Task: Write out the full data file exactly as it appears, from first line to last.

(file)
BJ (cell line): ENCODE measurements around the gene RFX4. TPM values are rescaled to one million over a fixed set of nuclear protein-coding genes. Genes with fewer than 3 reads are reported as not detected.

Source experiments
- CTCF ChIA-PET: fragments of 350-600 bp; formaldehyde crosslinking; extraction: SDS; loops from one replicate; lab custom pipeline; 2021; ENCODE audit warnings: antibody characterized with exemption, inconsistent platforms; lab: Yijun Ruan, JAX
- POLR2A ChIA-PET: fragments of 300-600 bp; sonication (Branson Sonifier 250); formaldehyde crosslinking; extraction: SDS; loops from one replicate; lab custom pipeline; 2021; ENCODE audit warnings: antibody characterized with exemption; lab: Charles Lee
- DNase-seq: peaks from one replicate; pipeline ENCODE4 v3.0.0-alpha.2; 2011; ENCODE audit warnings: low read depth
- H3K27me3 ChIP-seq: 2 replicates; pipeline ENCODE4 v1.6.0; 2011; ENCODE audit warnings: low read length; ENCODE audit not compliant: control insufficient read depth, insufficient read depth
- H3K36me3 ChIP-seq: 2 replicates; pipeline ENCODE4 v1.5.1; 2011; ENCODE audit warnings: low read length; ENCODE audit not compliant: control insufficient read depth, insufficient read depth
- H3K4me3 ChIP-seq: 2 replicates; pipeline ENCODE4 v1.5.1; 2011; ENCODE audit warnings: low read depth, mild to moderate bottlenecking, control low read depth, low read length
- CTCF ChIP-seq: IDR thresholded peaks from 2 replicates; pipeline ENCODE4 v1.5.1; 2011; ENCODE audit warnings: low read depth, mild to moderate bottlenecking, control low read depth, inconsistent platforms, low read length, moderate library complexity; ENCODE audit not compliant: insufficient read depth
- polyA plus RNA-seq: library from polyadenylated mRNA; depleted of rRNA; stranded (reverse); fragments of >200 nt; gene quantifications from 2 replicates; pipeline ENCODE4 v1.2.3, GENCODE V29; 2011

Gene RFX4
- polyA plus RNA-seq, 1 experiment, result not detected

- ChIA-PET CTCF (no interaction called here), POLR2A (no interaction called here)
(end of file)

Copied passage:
BJ (cell line): ENCODE measurements around the gene RFX4. TPM values are rescaled to one million over a fixed set of nuclear protein-coding genes. Genes with fewer than 3 reads are reported as not detected.

Source experiments
- CTCF ChIA-PET: fragments of 350-600 bp; formaldehyde crosslinking; extraction: SDS; loops from one replicate; lab custom pipeline; 2021; ENCODE audit warnings: antibody characterized with exemption, inconsistent platforms; lab: Yijun Ruan, JAX
- POLR2A ChIA-PET: fragments of 300-600 bp; sonication (Branson Sonifier 250); formaldehyde crosslinking; extraction: SDS; loops from one replicate; lab custom pipeline; 2021; ENCODE audit warnings: antibody characterized with exemption; lab: Charles Lee
- DNase-seq: peaks from one replicate; pipeline ENCODE4 v3.0.0-alpha.2; 2011; ENCODE audit warnings: low read depth
- H3K27me3 ChIP-seq: 2 replicates; pipeline ENCODE4 v1.6.0; 2011; ENCODE audit warnings: low read length; ENCODE audit not compliant: control insufficient read depth, insufficient read depth
- H3K36me3 ChIP-seq: 2 replicates; pipeline ENCODE4 v1.5.1; 2011; ENCODE audit warnings: low read length; ENCODE audit not compliant: control insufficient read depth, insufficient read depth
- H3K4me3 ChIP-seq: 2 replicates; pipeline ENCODE4 v1.5.1; 2011; ENCODE audit warnings: low read depth, mild to moderate bottlenecking, control low read depth, low read length
- CTCF ChIP-seq: IDR thresholded peaks from 2 replicates; pipeline ENCODE4 v1.5.1; 2011; ENCODE audit warnings: low read depth, mild to moderate bottlenecking, control low read depth, inconsistent platforms, low read length, moderate library complexity; ENCODE audit not compliant: insufficient read depth
- polyA plus RNA-seq: library from polyadenylated mRNA; depleted of rRNA; stranded (reverse); fragments of >200 nt; gene quantifications from 2 replicates; pipeline ENCODE4 v1.2.3, GENCODE V29; 2011

Gene RFX4
- polyA plus RNA-seq, 1 experiment, result not detected

- ChIA-PET CTCF (no interaction called here), POLR2A (no interaction called here)